Alexander Kern is a member of the Beverley Hills High School MorTorq Robotics team. He contacted AutomationDirect in February of this year with questions about interfacing a C-more touch panel to his high school’s robot. In a few short weeks, Alex and his team built a robot from scratch, interfacing the C-more panel to operate the robot during competition, including several screens dedicated to various diagnostic functions required by the team.
In early March, Team 1515 traveled to a FIRST Robotics regional event in Portland Oregon, where the team won the Motorola Quality Award in part due to the innovative use of the touch screen interface. They went on to win the regional as part of a three-team alliance, and qualified for the World Championship event in Atlanta.
Less than a month later, the team attended the Los Angeles regional event, and won the Regional Chairman’s Award, the most prestigious award given in each region.
We sat down with Alex at the World Championships (April 15-17) and asked him a few questions:
Q: How did you become interested in robotics?
A: When I was around 11 years old, I attended a technology-based summer camp known as PlanetBravo. I took the robotics course and it got me really interested in the whole concept, especially the programming aspect. After experimenting with VeX for a couple of years, I was invited to join my high school’s robotics team when I was in eighth grade.
Q: What was your first robotics project?
A: For my first project, I built a little robot which pushed and kicked ping pong balls into miniature soccer goals. It could also track a black line on the ground using sensors underneath the robot.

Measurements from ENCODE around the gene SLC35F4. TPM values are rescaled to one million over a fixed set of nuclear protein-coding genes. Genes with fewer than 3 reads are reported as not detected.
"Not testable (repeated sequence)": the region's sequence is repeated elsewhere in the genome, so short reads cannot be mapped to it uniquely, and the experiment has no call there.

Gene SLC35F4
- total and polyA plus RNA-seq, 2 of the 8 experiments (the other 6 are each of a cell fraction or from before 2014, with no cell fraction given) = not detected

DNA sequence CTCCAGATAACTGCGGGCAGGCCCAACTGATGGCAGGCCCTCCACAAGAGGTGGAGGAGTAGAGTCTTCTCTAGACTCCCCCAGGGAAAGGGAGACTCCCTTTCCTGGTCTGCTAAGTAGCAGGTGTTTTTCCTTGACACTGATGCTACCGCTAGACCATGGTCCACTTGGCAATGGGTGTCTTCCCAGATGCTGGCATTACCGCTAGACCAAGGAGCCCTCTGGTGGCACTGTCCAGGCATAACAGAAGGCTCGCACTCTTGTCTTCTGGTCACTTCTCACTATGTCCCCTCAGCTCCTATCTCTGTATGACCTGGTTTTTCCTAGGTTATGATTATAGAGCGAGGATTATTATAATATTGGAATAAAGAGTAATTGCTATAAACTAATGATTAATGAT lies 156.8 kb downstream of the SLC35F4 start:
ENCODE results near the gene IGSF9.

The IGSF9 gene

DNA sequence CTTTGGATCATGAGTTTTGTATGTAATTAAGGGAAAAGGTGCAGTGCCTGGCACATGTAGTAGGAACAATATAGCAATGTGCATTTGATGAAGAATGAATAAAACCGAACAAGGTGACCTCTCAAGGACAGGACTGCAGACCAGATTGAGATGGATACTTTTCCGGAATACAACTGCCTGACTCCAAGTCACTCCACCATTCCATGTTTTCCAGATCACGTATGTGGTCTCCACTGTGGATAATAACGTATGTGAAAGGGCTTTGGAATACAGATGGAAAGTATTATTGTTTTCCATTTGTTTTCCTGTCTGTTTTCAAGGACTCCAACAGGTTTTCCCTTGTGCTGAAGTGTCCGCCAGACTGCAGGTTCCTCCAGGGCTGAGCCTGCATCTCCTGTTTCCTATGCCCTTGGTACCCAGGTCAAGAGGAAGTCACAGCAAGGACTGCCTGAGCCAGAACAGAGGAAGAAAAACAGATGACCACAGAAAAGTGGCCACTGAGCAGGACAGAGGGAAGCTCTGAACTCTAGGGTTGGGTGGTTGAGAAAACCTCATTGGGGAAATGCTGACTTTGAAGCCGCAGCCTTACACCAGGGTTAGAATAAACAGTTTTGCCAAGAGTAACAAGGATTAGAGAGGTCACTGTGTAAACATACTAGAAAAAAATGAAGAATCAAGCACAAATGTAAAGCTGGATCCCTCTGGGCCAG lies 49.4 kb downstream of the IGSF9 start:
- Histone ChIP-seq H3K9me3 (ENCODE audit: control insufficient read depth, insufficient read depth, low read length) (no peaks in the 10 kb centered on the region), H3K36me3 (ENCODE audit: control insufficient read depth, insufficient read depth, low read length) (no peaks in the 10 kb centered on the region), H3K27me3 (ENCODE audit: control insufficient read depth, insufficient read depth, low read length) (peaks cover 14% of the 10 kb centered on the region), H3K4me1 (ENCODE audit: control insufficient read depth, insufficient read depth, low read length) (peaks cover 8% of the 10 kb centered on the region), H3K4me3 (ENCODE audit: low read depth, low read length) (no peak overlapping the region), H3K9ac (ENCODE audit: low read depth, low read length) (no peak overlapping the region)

Q: What is your favorite subject in high school?
A: Undoubtedly, my favorite subjects in school are Computer Science and Math. Being a programmer, I’ve always found computers to be intriguing and really enjoy both courses. Next year, I will be taking a combined Computer Science and Math Analysis class, which unlike most kids my age, I’m looking forward to.
Q: What are your plans after high school?
A: I plan on becoming an Internet entrepreneur, creating the next huge Web site like Facebook or Google. Networking and systems architecture has always been my specialty, and I hope to pursue it in my career.
Q: How does the C-more touch panel interface with the MorTorq Robot?
A: The touch panel controls all functions of the robot, including manual overrides for each of the robot’s Mecanum wheels and the pneumatic kicker. The touch panel first communicates via Modbus over TCP/IP into a DL06 PLC. The PLC’s digital outputs then control another set of relays which take the 24 volts supplied by the PLC and step it down to 5 volts. These relays then feed into a small USB Cypress Board, connected via USB to the laptop. The laptop communicates wirelessly with the robot’s onboard controller. We also have two-way feedback, which has a reverse signal flow.
Q: How similar was the final solution to the original plan?